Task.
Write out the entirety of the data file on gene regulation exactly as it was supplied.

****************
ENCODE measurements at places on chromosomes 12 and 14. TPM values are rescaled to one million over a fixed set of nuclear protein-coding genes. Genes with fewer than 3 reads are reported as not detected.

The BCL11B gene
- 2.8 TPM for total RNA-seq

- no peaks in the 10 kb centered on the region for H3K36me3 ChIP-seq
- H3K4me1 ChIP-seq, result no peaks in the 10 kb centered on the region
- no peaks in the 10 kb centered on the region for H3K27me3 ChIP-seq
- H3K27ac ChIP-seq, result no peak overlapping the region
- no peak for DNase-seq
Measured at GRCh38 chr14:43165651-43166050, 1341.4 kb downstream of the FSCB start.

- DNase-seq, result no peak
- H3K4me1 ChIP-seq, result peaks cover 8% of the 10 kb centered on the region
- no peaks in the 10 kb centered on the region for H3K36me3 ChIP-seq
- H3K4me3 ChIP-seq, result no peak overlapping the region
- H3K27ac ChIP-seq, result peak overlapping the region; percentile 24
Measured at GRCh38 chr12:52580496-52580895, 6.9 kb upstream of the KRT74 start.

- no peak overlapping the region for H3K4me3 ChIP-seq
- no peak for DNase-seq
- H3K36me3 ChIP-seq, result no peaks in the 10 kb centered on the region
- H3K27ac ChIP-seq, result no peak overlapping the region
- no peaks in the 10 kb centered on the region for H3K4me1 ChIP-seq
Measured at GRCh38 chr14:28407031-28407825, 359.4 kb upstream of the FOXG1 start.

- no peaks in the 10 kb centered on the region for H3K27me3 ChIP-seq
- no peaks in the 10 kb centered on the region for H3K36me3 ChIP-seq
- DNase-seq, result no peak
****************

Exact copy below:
ENCODE measurements at places on chromosomes 12 and 14. TPM values are rescaled to one million over a fixed set of nuclear protein-coding genes. Genes with fewer than 3 reads are reported as not detected.

The BCL11B gene
- 2.8 TPM for total RNA-seq

- no peaks in the 10 kb centered on the region for H3K36me3 ChIP-seq
- H3K4me1 ChIP-seq, result no peaks in the 10 kb centered on the region
- no peaks in the 10 kb centered on the region for H3K27me3 ChIP-seq
- H3K27ac ChIP-seq, result no peak overlapping the region
- no peak for DNase-seq
Measured at GRCh38 chr14:43165651-43166050, 1341.4 kb downstream of the FSCB start.

- DNase-seq, result no peak
- H3K4me1 ChIP-seq, result peaks cover 8% of the 10 kb centered on the region
- no peaks in the 10 kb centered on the region for H3K36me3 ChIP-seq
- H3K4me3 ChIP-seq, result no peak overlapping the region
- H3K27ac ChIP-seq, result peak overlapping the region; percentile 24
Measured at GRCh38 chr12:52580496-52580895, 6.9 kb upstream of the KRT74 start.

- no peak overlapping the region for H3K4me3 ChIP-seq
- no peak for DNase-seq
- H3K36me3 ChIP-seq, result no peaks in the 10 kb centered on the region
- H3K27ac ChIP-seq, result no peak overlapping the region
- no peaks in the 10 kb centered on the region for H3K4me1 ChIP-seq
Measured at GRCh38 chr14:28407031-28407825, 359.4 kb upstream of the FOXG1 start.

- no peaks in the 10 kb centered on the region for H3K27me3 ChIP-seq
- no peaks in the 10 kb centered on the region for H3K36me3 ChIP-seq
- DNase-seq, result no peak